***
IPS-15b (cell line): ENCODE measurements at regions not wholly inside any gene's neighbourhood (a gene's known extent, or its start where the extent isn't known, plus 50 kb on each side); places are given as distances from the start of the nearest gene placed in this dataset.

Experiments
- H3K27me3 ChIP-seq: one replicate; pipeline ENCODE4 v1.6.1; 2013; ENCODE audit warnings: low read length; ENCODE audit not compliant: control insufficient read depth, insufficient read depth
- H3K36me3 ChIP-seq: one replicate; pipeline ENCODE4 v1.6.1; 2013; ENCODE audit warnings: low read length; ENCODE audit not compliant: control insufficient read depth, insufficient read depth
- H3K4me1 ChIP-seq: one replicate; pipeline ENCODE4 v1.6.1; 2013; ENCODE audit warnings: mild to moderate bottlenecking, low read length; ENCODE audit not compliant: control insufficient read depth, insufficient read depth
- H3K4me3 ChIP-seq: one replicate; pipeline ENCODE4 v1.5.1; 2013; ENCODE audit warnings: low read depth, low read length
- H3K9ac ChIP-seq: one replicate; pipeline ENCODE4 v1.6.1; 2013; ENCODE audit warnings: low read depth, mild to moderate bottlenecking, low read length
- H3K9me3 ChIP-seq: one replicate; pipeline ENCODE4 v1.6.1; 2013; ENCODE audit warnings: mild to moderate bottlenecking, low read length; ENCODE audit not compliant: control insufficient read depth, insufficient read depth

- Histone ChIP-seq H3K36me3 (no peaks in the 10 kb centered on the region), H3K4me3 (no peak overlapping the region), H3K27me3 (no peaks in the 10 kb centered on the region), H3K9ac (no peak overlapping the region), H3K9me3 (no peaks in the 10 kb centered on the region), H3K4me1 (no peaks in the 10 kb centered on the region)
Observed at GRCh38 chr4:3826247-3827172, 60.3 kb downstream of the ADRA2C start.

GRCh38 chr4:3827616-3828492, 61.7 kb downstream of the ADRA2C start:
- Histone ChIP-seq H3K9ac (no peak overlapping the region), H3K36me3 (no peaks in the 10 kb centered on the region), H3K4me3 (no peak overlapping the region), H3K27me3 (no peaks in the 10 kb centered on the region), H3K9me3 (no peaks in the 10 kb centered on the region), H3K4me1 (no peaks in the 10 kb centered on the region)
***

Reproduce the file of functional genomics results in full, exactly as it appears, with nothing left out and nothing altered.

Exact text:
IPS-15b (cell line): ENCODE measurements at regions not wholly inside any gene's neighbourhood (a gene's known extent, or its start where the extent isn't known, plus 50 kb on each side); places are given as distances from the start of the nearest gene placed in this dataset.

Experiments
- H3K27me3 ChIP-seq: one replicate; pipeline ENCODE4 v1.6.1; 2013; ENCODE audit warnings: low read length; ENCODE audit not compliant: control insufficient read depth, insufficient read depth
- H3K36me3 ChIP-seq: one replicate; pipeline ENCODE4 v1.6.1; 2013; ENCODE audit warnings: low read length; ENCODE audit not compliant: control insufficient read depth, insufficient read depth
- H3K4me1 ChIP-seq: one replicate; pipeline ENCODE4 v1.6.1; 2013; ENCODE audit warnings: mild to moderate bottlenecking, low read length; ENCODE audit not compliant: control insufficient read depth, insufficient read depth
- H3K4me3 ChIP-seq: one replicate; pipeline ENCODE4 v1.5.1; 2013; ENCODE audit warnings: low read depth, low read length
- H3K9ac ChIP-seq: one replicate; pipeline ENCODE4 v1.6.1; 2013; ENCODE audit warnings: low read depth, mild to moderate bottlenecking, low read length
- H3K9me3 ChIP-seq: one replicate; pipeline ENCODE4 v1.6.1; 2013; ENCODE audit warnings: mild to moderate bottlenecking, low read length; ENCODE audit not compliant: control insufficient read depth, insufficient read depth

- Histone ChIP-seq H3K36me3 (no peaks in the 10 kb centered on the region), H3K4me3 (no peak overlapping the region), H3K27me3 (no peaks in the 10 kb centered on the region), H3K9ac (no peak overlapping the region), H3K9me3 (no peaks in the 10 kb centered on the region), H3K4me1 (no peaks in the 10 kb centered on the region)
Observed at GRCh38 chr4:3826247-3827172, 60.3 kb downstream of the ADRA2C start.

GRCh38 chr4:3827616-3828492, 61.7 kb downstream of the ADRA2C start:
- Histone ChIP-seq H3K9ac (no peak overlapping the region), H3K36me3 (no peaks in the 10 kb centered on the region), H3K4me3 (no peak overlapping the region), H3K27me3 (no peaks in the 10 kb centered on the region), H3K9me3 (no peaks in the 10 kb centered on the region), H3K4me1 (no peaks in the 10 kb centered on the region)